Saturday, October 17, 2015

Extending the Air Line to New Haven - Hinged Drop Down

Now that the subroadbed is to the wall & doorway, things get a bit more complicated. I'd already cut through the wall, so I routed the subroadbed through there, supporting it on a riser & 1x3 attached across 2 studs:

My preferred method of subroadbed support: 1x3 with riser attached allows for easy height and tilt adjustment.
But there was a slight problem with where I'd cut the hole...

Apparently, I'd cut it about a 1/2" too low. But that's easily remedied with another pass of the drywall saw.
Now through the wall, progress slowed to a crawl as I figured out how to engineer a hinged drop-down across the doorway. Looking at the doorway, I spied the first part of the solution - a hinge! I'm not going to use the door there anymore, so I could just use one of the hinges that was there.

Standard door hinge mounted on a 6" length of 1x4 for solid backing and rigidity.

I screwed a short section of scrap L-girder directly into the stud/doorpost. The flange is up against the wall and the web sticks out to support the subroadbed. A shelf bracket could work also, but I think this set up is much more stable and rigid - which is the key. This area has to be bullet proof and rock solid - and it is. The 1x4 & hinge are placed on top of the L-girder and the subroadbed screwed through the 1x4 in four places - twice directly into the L-girder. Again, for rigidity.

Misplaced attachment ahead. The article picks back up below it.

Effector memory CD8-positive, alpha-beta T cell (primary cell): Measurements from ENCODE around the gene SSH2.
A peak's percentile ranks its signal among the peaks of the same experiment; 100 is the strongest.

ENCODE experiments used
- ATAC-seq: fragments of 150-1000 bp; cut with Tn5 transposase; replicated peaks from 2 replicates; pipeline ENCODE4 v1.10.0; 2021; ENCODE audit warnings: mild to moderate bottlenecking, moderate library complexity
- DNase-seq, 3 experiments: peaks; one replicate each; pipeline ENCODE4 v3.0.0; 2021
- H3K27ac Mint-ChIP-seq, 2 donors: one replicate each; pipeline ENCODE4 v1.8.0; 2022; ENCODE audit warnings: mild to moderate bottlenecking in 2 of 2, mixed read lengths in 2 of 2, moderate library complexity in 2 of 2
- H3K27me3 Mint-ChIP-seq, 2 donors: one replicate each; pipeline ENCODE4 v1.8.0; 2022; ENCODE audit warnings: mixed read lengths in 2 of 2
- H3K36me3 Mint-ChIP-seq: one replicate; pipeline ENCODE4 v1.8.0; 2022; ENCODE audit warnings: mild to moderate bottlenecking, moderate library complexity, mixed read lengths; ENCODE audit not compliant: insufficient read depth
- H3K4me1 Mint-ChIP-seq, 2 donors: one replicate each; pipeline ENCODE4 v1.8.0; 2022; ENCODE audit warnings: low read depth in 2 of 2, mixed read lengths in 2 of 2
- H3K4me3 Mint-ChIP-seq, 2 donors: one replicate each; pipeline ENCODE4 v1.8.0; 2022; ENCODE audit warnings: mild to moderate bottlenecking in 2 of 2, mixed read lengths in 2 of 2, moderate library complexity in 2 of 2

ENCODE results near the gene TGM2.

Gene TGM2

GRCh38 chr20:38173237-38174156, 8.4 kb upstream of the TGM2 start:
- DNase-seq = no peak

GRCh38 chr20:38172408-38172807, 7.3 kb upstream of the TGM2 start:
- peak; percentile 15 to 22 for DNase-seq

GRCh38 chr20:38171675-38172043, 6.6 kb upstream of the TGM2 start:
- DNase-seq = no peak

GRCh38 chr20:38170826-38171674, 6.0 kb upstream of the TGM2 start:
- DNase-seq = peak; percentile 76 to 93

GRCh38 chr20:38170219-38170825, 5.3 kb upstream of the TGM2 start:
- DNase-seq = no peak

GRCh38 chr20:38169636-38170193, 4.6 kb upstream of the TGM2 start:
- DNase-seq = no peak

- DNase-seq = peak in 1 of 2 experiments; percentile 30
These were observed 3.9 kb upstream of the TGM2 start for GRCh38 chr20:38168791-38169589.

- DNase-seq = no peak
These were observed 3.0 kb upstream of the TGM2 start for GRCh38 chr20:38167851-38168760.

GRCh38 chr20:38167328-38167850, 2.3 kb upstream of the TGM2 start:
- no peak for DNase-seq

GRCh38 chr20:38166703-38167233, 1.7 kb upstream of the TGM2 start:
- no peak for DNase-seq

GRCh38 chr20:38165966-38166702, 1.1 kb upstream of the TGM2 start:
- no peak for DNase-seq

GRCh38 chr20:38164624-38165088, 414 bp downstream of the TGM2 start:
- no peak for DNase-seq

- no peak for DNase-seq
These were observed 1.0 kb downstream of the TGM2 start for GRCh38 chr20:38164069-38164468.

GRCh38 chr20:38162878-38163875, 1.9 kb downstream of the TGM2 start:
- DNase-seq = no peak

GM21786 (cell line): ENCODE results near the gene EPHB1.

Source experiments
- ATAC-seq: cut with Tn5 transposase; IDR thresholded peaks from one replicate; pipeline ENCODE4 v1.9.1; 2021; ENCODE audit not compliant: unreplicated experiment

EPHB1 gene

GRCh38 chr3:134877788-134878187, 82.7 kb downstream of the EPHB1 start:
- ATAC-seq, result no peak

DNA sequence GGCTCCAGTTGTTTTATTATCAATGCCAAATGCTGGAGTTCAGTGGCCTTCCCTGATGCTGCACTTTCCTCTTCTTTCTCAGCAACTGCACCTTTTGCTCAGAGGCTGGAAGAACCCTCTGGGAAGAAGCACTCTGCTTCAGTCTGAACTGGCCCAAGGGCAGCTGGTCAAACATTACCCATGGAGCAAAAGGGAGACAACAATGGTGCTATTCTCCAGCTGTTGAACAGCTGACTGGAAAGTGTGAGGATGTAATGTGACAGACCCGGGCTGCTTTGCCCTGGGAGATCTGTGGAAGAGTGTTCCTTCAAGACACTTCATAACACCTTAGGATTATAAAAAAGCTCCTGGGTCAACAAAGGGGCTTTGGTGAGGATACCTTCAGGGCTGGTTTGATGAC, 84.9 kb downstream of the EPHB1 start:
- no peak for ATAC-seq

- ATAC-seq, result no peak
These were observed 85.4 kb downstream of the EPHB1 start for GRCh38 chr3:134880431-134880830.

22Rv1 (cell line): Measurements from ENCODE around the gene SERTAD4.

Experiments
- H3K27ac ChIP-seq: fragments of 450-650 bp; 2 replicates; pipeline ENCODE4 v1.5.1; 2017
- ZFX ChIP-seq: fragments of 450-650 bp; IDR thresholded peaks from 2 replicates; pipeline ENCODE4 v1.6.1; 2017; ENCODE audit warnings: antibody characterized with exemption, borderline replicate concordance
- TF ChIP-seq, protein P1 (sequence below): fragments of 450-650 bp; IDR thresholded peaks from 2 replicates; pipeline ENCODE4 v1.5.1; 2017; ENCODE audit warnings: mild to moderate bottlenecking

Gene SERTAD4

Close-up of the assembly
Once I attached the span to the hinge, I discovered that the span was slightly "off" - it went off at an angle when I wanted it to be straight. Unfortunately, I'd already screwed in the hinge and would have to turn is ever so slightly - but how?! How could I keep the screws from just going into the old holes and pulling everything out of alignment again??

Well, here's a PRO TIP I got from my carpenter father-in-law which he showed me when we were working on a doorway last summer...

Just fill in the hole with a dowel or something similar - here I'm using a bamboo skewer - and snip it off. You can then drill a new hole and screw in at a different place without having the screw "travel" into the old hole!
Once that was done, the span spanned the doorway just how I wanted...

And here it is in it's lowered state:

Detail of the "other" end:

I constructed the "other"/receiving end much the same way as the hinged end. I again used a scrap of L-girder screwed into the doorpost stud. But this time I added 1x1s on either side of where the span would come up - these act as a track to guide the span into place. I also customized the 1x4 "cap" (the piece on top of the L-girder) to fit around the door moulding and cut a slot to accept the end of the span.

I then attached subroadbed on top of all that. Note that the subroadbed goes over top of the slot to meet the end of the span. Also note the use of business cards to shim in a few places to get things perfectly level and tight. For now, I just place a piece of 1x3 in the slot, cut to the correct length, to support the span when it's in place.

Once the cork is dry, I'll lay track directly across the span and use my Dremel cut-off wheel to cut the rails where the need to be. I'm considering laying Atlas rerailers across the joints and cutting the rerailers, but I haven't decided on that yet. I'll let you know!

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